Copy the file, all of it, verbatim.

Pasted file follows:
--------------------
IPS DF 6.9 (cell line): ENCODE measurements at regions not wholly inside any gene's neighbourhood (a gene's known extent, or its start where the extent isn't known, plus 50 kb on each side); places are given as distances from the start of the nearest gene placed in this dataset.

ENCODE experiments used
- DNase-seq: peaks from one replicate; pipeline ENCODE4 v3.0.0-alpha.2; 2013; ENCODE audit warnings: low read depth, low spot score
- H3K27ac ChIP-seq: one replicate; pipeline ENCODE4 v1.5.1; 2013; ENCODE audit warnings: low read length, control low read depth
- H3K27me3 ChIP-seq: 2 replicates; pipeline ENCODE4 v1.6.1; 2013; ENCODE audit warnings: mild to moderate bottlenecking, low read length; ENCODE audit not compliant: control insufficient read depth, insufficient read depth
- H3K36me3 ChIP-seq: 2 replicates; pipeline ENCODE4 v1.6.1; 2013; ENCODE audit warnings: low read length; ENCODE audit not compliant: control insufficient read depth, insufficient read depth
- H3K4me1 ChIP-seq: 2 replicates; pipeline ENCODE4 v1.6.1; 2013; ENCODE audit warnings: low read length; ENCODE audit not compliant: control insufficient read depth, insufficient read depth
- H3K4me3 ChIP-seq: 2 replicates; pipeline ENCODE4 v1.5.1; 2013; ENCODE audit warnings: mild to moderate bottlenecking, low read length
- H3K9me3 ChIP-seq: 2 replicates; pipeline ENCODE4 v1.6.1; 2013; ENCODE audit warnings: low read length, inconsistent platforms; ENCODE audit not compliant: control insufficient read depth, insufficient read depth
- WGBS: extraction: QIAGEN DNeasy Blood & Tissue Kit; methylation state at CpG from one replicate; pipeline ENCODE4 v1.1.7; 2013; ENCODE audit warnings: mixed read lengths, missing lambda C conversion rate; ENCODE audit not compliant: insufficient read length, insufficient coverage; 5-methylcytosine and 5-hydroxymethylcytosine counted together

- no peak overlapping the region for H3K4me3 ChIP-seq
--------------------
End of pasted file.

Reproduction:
IPS DF 6.9 (cell line): ENCODE measurements at regions not wholly inside any gene's neighbourhood (a gene's known extent, or its start where the extent isn't known, plus 50 kb on each side); places are given as distances from the start of the nearest gene placed in this dataset.

ENCODE experiments used
- DNase-seq: peaks from one replicate; pipeline ENCODE4 v3.0.0-alpha.2; 2013; ENCODE audit warnings: low read depth, low spot score
- H3K27ac ChIP-seq: one replicate; pipeline ENCODE4 v1.5.1; 2013; ENCODE audit warnings: low read length, control low read depth
- H3K27me3 ChIP-seq: 2 replicates; pipeline ENCODE4 v1.6.1; 2013; ENCODE audit warnings: mild to moderate bottlenecking, low read length; ENCODE audit not compliant: control insufficient read depth, insufficient read depth
- H3K36me3 ChIP-seq: 2 replicates; pipeline ENCODE4 v1.6.1; 2013; ENCODE audit warnings: low read length; ENCODE audit not compliant: control insufficient read depth, insufficient read depth
- H3K4me1 ChIP-seq: 2 replicates; pipeline ENCODE4 v1.6.1; 2013; ENCODE audit warnings: low read length; ENCODE audit not compliant: control insufficient read depth, insufficient read depth
- H3K4me3 ChIP-seq: 2 replicates; pipeline ENCODE4 v1.5.1; 2013; ENCODE audit warnings: mild to moderate bottlenecking, low read length
- H3K9me3 ChIP-seq: 2 replicates; pipeline ENCODE4 v1.6.1; 2013; ENCODE audit warnings: low read length, inconsistent platforms; ENCODE audit not compliant: control insufficient read depth, insufficient read depth
- WGBS: extraction: QIAGEN DNeasy Blood & Tissue Kit; methylation state at CpG from one replicate; pipeline ENCODE4 v1.1.7; 2013; ENCODE audit warnings: mixed read lengths, missing lambda C conversion rate; ENCODE audit not compliant: insufficient read length, insufficient coverage; 5-methylcytosine and 5-hydroxymethylcytosine counted together

- no peak overlapping the region for H3K4me3 ChIP-seq